Giving children allowance can be a good means to build good financial habits. But how much allowance is sufficient? TNAP speaks to Ernest Tan, Founder and Managing Director of Jopez Academy, and author of ‘Raising Financially Savvy Kids’ to learn more.
How Much Allowance Should Kids Get?
- Practical considerations when giving allowance
There is no exact amount that is right or wrong. The general rule of thumb would be $2 per day for a Primary 1 child, making that up to $14 per week. This will be inclusive of recess and savings. This can be increased at $0.50-$0.70 per day as your child grows older. There are various factors to consider how much to give to your child: lifestyle, the school your children are going to and their time spent in school. Are they staying back for the whole day? Do they need meals after school? Their allowance amount should be adjusted based on costs as well.
- Observe your child’s capacity to manage
The allowance to be given is not so much about a fixed amount to follow. Besides doling out daily or weekly amounts to your child, observe and know how the money is being handled. On one hand, the money is left up to the child to manage. But parents need to know how their children are managing their allowance and provide guidance when necessary.
Important things to look out for: Is the child able to proportion out what is used for expenses and savings? Is the child saving too much and skimping on the necessary things? Is the child extravagant? Spending on non-essentials?
- The Money Management Flow
Should children spend first and save whatever is left or should children save first and then spend? What is the correct sequence – what if there is nothing left to save? What about giving to others?
It is essential to teach your children a basic money management system upon receiving their first allowance from you. Automate what they do with their allowance (incoming) and expenditure (outgoing). Allowance can be separated into 3 jars or components – spending, saving and sharing. Agree on the allocation guideline with your child.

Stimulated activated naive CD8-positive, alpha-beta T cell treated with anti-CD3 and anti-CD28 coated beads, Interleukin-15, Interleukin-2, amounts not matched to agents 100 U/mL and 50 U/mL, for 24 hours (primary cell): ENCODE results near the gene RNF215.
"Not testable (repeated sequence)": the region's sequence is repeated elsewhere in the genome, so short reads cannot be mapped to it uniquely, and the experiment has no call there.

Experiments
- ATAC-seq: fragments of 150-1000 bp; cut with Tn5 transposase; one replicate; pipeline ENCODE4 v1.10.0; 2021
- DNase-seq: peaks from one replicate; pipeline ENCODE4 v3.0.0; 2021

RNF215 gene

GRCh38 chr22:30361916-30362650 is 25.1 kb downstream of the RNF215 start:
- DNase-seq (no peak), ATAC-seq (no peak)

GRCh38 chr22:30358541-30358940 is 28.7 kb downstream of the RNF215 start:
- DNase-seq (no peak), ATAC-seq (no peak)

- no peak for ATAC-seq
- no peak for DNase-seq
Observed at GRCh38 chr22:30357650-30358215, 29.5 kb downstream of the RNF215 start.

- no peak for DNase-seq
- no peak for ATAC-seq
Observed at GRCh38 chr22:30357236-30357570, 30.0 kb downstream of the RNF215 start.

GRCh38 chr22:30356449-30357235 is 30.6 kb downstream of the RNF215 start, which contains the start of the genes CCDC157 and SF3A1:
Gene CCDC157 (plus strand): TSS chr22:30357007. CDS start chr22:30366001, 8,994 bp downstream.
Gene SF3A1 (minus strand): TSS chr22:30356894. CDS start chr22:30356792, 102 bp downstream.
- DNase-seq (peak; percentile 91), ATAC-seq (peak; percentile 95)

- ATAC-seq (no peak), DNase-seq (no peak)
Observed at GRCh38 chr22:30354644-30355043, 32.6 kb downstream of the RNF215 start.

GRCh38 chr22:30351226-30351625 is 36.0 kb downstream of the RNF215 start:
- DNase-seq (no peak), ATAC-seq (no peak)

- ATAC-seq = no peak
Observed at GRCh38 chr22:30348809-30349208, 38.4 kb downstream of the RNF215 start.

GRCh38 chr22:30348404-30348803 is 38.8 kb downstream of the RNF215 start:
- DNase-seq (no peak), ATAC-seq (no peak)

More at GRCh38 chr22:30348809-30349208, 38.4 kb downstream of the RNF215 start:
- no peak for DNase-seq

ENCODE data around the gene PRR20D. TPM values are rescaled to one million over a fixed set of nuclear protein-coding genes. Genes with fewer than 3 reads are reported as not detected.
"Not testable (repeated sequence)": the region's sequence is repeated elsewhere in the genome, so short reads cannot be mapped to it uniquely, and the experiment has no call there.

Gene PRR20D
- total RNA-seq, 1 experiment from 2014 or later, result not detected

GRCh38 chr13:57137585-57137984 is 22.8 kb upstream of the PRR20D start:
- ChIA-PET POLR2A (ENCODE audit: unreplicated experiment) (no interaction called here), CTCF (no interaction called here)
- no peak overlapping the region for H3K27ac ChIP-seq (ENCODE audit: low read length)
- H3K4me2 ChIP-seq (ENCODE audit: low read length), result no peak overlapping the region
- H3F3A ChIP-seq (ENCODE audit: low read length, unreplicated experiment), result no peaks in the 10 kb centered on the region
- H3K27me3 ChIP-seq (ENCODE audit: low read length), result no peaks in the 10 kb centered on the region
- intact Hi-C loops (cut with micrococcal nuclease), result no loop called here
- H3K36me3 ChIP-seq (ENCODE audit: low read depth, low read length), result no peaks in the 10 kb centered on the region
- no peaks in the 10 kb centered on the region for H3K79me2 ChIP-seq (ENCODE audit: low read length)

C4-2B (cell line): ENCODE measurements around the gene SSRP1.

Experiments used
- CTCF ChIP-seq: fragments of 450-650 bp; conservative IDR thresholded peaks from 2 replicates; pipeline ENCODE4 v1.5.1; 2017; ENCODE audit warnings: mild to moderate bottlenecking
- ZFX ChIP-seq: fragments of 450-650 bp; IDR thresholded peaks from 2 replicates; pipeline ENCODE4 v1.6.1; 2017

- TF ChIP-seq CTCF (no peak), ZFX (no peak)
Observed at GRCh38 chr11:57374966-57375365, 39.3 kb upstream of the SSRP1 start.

Expert’s tip: According to Ernest, who is a Certified Financial Planner and Money Coach, his guide is 70% goes to spending, 20% goes to savings and 10% goes to sharing. It’s also better to give your allowance in loose change so that money can be easily divided and allocated to each jar.
See also: Getting Kids Started On Money Management
- Incorporate the spirit of giving and sharing
Money can be used to teach life values. Establish the correct mindset from the get-go. Is allowance an entitlement or privilege? With the sharing jar, parents can teach their children how to give and share with money. Giving is about generosity and gratitude. It also builds a sense of thankfulness and charity.
- Should you give in when your child asks for more allowance?
Understand the context before saying ‘yes’ or ‘no’. Why was the allowance money maxed out? Was it for food, a new game, or stationary for school? Parents need to let children learn consequences of poor financial habits and help them understand that money is a limited resource. As adults, can we ask our companies for salary advancement when we misuse our salary, or if we need to put down payment for that new car?
Saving instils patience and responsibility to accrue money to purchase something. But when a child banks most of their allowance into savings and does not have enough to spend, the solution is not to give more money but to teach about planning. Certainly, there are situations where the allowance given may be insufficient due to additional expenses and rising costs. Discuss them with your child before coming to a conclusion.
- Should you pay for housework chores done at home?
Paying for doing housework is not uncommon. Parents need to tread carefully on this. Children cannot be expected to be paid for every single thing they do or help around at home. They are part of the family and contributions to the family and home should not be tied in with monetary value.
Expert’s tip: Different age groups can do different tasks for the family. For age-appropriate and basic tasks, these do not need to be paid as the children are doing their part as family members to give back to the family (i.e. tucking in their own bed, cleaning up after themselves). However, if they do higher tasks beyond their scope, parents can opt to pay for these as incentive to build habits. Such tasks can be discussed between parent and child.
Another practical way that children can ‘earn’ aside from housework could be helping parents to save. For example, children can help by keeping a look out for special discounts, coupons or promotions that will help defray the expenses at home. A portion of what was saved because of their effort can then be given to the child. This helps them to look out for ways to save in a relevant way for the family.
The key to teaching your children good financial habits and allowance management are: regular discussions and consistent application. As your children get older, the lessons they learn can be built with more advanced financial principles.
By Som Yew Ya
This was first published in The New Age Parents e-magazine